I'd like to make a plot of the US, with each county colored according to a scalar value (the average summer temperature).

I'm using R.

I have a shapefile with all the counties:

> shape = st_read(paste0(my_dir, "cb_2018_us_county_5m/cb_2018_us_county_5m.shp")
> head(shape)
Simple feature collection with 6 features and 9 fields
geometry type: MULTIPOLYGON
dimension: XY
bbox:      xmin: -120.0726 ymin: 30.28043 xmax: -83.34348 ymax: 39.37874
geographic CRS: NAD83
  STATEFP COUNTYFP COUNTYNS     NAME                       geometry
       39      071 01074048 Highland MULTIPOLYGON (((-83.86976 3...
       06      003 01675840   Alpine MULTIPOLYGON (((-120.0725 3...
       12      033 00295737 Escambia MULTIPOLYGON (((-87.62999 3...

And a csv file with temperature data:

> temp_data = read_csv(paste0(this_dir, "temperature_data.csv"))
> head(temp_data)
  GEOID    State  County Temperature
1001     ALABAMA AUTAUGA          25
1003     ALABAMA BALDWIN          31
1005     ALABAMA BARBOUR          15

I feel like I should be able to match these up - but I don't see any identifying column that matches across both files. (The county names get close, but the US has a lot of Jefferson and Madison counties)

How can I merge the temperature data into the shapefile for plotting?

1 Answer 1


The GEOID tag in your CSV is based on the US Census GEOID. This is a hierarchical identifier made by giving numbers to every state, county, census tract, &c, as follows:

GEOID explanation

From the site above:

FIPS codes for smaller geographic entities are usually unique within larger geographic entities. For example, FIPS state codes are unique within nation and FIPS county codes are unique within state. Since counties nest within states, a full county FIPS code identifies both the state and the nesting county. For example, there are 49 counties in the 50 states ending in the digits “001”. To make these county FIPS codes unique, the state FIPS codes are added to the front of each county (01001, 02001, 04001, etc), where the first two digits refer to the state the county is in and the last three digits refer specifically to the county.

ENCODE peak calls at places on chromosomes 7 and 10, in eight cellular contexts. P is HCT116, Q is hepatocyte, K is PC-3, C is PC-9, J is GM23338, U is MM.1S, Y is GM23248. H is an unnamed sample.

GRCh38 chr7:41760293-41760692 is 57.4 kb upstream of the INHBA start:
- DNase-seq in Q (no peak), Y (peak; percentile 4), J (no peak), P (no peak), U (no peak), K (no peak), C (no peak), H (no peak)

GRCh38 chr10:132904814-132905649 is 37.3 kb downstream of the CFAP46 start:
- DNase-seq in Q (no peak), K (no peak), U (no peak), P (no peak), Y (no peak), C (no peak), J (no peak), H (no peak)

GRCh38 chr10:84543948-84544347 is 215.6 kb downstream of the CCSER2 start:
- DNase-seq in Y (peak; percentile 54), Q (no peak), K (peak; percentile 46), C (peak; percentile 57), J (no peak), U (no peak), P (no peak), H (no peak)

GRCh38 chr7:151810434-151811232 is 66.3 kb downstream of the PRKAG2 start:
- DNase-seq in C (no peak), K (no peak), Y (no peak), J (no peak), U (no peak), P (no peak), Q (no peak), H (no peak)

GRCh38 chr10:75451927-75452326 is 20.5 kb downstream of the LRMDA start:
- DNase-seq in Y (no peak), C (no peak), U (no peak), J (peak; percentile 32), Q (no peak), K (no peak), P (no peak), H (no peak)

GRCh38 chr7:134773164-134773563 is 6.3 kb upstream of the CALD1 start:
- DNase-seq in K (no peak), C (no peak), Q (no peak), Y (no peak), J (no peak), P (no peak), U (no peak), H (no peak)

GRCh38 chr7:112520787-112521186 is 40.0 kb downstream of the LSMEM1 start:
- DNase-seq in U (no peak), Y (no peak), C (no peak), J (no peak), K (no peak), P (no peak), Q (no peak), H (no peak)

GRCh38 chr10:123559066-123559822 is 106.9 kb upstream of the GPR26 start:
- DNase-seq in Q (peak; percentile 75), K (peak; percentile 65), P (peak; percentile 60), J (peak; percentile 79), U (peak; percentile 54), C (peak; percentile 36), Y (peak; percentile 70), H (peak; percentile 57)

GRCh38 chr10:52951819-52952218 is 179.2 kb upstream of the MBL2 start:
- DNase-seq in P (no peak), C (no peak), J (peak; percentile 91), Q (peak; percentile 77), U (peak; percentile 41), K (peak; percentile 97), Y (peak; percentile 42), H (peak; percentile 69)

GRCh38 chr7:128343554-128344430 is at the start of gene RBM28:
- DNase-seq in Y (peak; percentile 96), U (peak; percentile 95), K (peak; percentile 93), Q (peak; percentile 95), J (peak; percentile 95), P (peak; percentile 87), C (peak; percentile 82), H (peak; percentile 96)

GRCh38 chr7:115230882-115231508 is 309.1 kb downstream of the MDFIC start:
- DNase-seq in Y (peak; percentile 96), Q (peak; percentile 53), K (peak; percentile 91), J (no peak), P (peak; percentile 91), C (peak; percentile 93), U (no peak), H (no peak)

So you can get a GEOID by concatenating STATEFP and COUNTYFP.

The most common problem people have with GEOIDs, or parts of them, is the tendency of data analysis software to treat them as being numbers. They are strings.

For instance, your dataset includes

  STATEFP COUNTYFP COUNTYNS     NAME                       geometry
       06      003 01675840   Alpine MULTIPOLYGON (((-120.0725 3...

So the appropriate GEOID for Alpine County is 06003. But, if the FP codes have been converted to numbers somewhere in your analysis pipeline you could easily get 63 or 9. This would be bad and prevent your data from joining.

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